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ASIC takes Dixon Advisory to court over inappropriate advice and conflicts of interest

Chris Hamblin, Editor, London, 7 September 2020


The Australian Securities and Investments Commission has asked the federal court in Melbourne to take action against Dixon Advisory and Superannuation Services Ltd, which offers advice about wealth management and pensions, alleging many breaches of the “best interests obligations” in the Corporations Act 2001 between September 2015 and 31 May 2019.

In this case, ASIC alleges that representatives of DASS contravened ss961B, 961G and/or 961J Corporations Act 2001 and DASS contravened s961K(2) of same. These are some of the “best interests obligations” in Division 2 Part 7.7A Corporations Act and allegedly occurred between 2 September 2015 and 31 May 2019. The defendant (DASS) holds an Australian Financial Services Licence which permits it to provide financial product advice (including ‘personal advice’ within the meaning of s766B(3)) for certain classes of financial products, including interests in managed investment schemes and securities. It also allows it to deal in a financial product and operate certain kinds of registered managed investment schemes.

The US Masters Residential Property Fund

Since 22 June 2015, Walsh & Company Investments Ltd has been the Responsible Entity (RE) of the US Masters Residential Property Fund (the URF), a unit trust and registered managed investment scheme. The URF is a property investment fund that, through its ownership of the US Masters Residential Property (USA) Fund, a Maryland real estate investment trust (US REIT), invests in residential property in New York and New Jersey. From time to time, the RE of the URF has raised funds by issuing units in the URF which count as ‘financial products’ under the Corporations Act. The RE of the URF has also raised funds to the value of A$615 million by issuing other ‘financial products’ such as URF notes and convertible step-up preference units (CPUs) in the URF.

Related-party payments to associates of DASS

Evans Dixon Ltd is DASS’s ultimate holding company. This and various other companies in the Dixon Advisory Group – Walsh & Company, URF Investment Management, AFA, Dixon Projects, Dixon Advisory USA counted as ‘associates’ of DASS for legal purposes and received significant payments from the RE of the URF or the US REIT pursuant to agreements with those entities.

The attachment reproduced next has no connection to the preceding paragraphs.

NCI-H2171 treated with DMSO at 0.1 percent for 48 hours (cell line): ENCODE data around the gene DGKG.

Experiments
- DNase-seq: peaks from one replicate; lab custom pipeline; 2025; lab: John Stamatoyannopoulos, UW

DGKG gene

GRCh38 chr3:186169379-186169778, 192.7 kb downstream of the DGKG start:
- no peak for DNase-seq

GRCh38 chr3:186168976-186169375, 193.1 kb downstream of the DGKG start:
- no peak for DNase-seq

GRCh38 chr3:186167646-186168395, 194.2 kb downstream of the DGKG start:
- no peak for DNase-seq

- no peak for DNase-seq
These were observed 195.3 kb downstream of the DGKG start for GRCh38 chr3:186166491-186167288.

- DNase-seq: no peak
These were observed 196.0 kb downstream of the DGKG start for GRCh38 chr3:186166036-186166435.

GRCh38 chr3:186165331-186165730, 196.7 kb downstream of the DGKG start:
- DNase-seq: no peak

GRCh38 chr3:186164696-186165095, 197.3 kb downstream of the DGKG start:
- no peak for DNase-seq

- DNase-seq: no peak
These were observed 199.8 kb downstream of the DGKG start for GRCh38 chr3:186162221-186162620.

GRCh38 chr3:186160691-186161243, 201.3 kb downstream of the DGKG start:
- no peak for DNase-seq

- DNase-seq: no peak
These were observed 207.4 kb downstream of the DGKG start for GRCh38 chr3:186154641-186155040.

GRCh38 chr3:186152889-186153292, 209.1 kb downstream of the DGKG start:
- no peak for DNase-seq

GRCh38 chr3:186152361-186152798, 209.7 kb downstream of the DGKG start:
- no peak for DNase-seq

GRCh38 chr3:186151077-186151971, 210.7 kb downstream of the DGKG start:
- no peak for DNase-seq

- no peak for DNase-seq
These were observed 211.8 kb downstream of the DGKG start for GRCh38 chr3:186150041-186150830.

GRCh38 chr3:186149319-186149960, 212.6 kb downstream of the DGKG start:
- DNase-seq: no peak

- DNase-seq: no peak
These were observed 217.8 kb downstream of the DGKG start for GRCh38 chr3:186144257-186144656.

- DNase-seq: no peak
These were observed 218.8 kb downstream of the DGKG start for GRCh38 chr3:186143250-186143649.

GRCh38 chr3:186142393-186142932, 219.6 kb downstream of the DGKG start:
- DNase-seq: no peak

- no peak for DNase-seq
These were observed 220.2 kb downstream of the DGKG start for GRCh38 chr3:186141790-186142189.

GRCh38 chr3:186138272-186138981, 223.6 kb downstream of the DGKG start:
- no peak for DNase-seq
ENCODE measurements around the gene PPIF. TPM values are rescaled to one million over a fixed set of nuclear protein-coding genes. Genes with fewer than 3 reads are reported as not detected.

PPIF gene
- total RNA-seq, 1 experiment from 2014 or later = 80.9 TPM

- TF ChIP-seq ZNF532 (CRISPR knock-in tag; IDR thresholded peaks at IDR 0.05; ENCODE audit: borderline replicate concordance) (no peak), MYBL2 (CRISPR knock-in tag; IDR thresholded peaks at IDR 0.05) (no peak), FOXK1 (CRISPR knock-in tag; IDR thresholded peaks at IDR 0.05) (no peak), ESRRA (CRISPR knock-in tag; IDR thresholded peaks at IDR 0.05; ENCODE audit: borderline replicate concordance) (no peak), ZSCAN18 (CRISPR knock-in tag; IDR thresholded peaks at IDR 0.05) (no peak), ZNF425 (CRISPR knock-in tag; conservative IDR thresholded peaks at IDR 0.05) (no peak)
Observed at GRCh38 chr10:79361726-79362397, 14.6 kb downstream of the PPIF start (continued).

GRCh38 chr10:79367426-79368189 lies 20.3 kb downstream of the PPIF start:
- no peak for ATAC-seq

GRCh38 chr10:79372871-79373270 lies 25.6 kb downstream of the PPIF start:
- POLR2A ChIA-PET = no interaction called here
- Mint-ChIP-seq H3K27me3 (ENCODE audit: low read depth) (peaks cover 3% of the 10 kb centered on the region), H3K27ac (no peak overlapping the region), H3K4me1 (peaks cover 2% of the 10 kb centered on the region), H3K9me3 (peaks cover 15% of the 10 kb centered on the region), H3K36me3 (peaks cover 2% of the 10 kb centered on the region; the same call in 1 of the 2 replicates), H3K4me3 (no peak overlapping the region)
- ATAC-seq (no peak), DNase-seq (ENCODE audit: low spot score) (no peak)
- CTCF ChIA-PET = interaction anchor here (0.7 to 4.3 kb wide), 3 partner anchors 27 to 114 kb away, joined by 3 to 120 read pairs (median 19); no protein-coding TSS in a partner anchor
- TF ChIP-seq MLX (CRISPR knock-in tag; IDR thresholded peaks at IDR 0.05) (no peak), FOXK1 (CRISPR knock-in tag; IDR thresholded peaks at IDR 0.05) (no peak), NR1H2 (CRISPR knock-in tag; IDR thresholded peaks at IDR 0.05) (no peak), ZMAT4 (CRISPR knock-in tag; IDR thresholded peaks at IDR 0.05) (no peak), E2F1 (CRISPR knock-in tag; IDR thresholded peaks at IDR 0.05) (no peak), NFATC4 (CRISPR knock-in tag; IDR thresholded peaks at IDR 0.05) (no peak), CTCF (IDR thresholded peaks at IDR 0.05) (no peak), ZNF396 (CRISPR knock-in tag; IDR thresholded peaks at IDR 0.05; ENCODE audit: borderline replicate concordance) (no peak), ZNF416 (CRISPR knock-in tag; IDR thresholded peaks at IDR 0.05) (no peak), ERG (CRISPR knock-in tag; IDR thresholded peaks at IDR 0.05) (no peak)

Financial advice provided by representatives of DASS

Financial advisors, who were representatives of DASS, provided ‘personal advice’ to many HNW clients, including the eight clients that are the subject of this case (the sample clients), each of whom hired DASS to provide investment advice, generally in relation to a self-managed superannuation fund (SMSF). Each of the HNWs was a ‘retail client’ for the purposes of the Act. DASS kept an approved product list, which included a number of ‘house products,’ i.e. financial products issued by entities related to DASS, including the URF units/notes and CPUs. The sample clients received personal advice to buy (including to buy more where the client had an existing holding of the product) or to continue to hold one or more of these URF products between 4 September 2015 and 31 May 2019.

ASIC does not think that the representatives of DASS acted in the best interests of the HNW clients, thereby contravening s961B(1), especially because: (i) they did not conduct reasonable investigations regarding the financial products that might achieve their clients’ objectives; and (ii) they failed to base all judgments in advising the clients about their relevant circumstances (s 961B(2)(f)).

Furthermore, in providing their recommendations to the sample clients, they did so in circumstances where it was not reasonable to conclude that the advice was appropriate to the client, had the provider satisfied the duty under s961B to act in the best interests of the client. ASIC says that the representatives therefore contravened s961G on each occasion. Also, in recommending the purchase of several URF products, they ought reasonably to have known that, by reason of the various fees paid to DASS and its associates, there was a conflict between the interests of the clients and the interests of DASS and they therefore contravened s961J(1) on those occasions.


ASIC wants the federal court to impose the following relief against DASS: declarations pursuant to s1317E (publicising the names of the perpetrators, funds etc.) in relation to its contraventions of s961K; pecuniary penalties pursuant to s1317G for its contraventions of s 961K(2); and certain orders under s1101B. The notice of filing does not say what orders these might be (the provision allows the court to stop a firm from doing business or a class of business) but ASIC's website says that it wants DASS to be ordered to set up better systems, policies and procedures and provide a written report from an independent expert that confirms this compliance.

The representatives are called: Hazel Tan; Courtney Mandel; Lee Moore; Alice Cowper; Daniel Thompson; and Amiee Telfer. ASIC accuses them of 51 counts of bad advice.

The maximum civil penalty for contraventions alleged against DASS is A$1 million for every contravention prior to 13 March 2019 and A$10.5 million per contravention after that date.

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